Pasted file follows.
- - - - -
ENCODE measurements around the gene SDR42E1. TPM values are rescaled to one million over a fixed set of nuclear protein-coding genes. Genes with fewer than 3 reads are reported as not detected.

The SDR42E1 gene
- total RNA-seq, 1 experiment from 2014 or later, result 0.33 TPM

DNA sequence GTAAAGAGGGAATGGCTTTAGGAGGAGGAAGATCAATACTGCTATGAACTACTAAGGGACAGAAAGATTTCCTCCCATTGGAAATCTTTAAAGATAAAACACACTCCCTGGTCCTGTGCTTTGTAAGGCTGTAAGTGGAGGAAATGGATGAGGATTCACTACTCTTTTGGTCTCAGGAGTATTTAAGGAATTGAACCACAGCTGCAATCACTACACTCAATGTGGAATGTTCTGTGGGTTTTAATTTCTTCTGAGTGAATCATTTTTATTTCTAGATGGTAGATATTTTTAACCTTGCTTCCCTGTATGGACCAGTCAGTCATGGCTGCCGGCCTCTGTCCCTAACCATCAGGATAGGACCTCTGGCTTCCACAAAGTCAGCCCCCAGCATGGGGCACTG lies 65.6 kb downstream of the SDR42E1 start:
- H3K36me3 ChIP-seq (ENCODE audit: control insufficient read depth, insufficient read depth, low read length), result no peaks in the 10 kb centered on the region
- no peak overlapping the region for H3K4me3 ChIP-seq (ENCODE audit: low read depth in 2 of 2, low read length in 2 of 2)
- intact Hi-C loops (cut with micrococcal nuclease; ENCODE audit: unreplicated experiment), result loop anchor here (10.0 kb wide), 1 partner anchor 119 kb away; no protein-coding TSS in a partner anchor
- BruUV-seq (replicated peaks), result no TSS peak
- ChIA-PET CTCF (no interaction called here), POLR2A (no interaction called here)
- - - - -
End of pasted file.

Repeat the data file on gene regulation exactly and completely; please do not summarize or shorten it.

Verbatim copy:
ENCODE measurements around the gene SDR42E1. TPM values are rescaled to one million over a fixed set of nuclear protein-coding genes. Genes with fewer than 3 reads are reported as not detected.

The SDR42E1 gene
- total RNA-seq, 1 experiment from 2014 or later, result 0.33 TPM

DNA sequence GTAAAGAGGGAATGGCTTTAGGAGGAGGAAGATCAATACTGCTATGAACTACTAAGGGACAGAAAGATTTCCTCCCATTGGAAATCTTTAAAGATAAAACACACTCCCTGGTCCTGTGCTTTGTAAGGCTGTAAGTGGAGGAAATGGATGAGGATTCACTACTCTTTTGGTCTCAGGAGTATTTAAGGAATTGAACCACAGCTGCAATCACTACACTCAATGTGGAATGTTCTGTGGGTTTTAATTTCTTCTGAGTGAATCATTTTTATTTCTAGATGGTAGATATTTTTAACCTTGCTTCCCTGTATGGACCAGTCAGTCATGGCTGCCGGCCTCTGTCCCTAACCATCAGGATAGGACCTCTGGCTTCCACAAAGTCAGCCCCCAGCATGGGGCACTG lies 65.6 kb downstream of the SDR42E1 start:
- H3K36me3 ChIP-seq (ENCODE audit: control insufficient read depth, insufficient read depth, low read length), result no peaks in the 10 kb centered on the region
- no peak overlapping the region for H3K4me3 ChIP-seq (ENCODE audit: low read depth in 2 of 2, low read length in 2 of 2)
- intact Hi-C loops (cut with micrococcal nuclease; ENCODE audit: unreplicated experiment), result loop anchor here (10.0 kb wide), 1 partner anchor 119 kb away; no protein-coding TSS in a partner anchor
- BruUV-seq (replicated peaks), result no TSS peak
- ChIA-PET CTCF (no interaction called here), POLR2A (no interaction called here)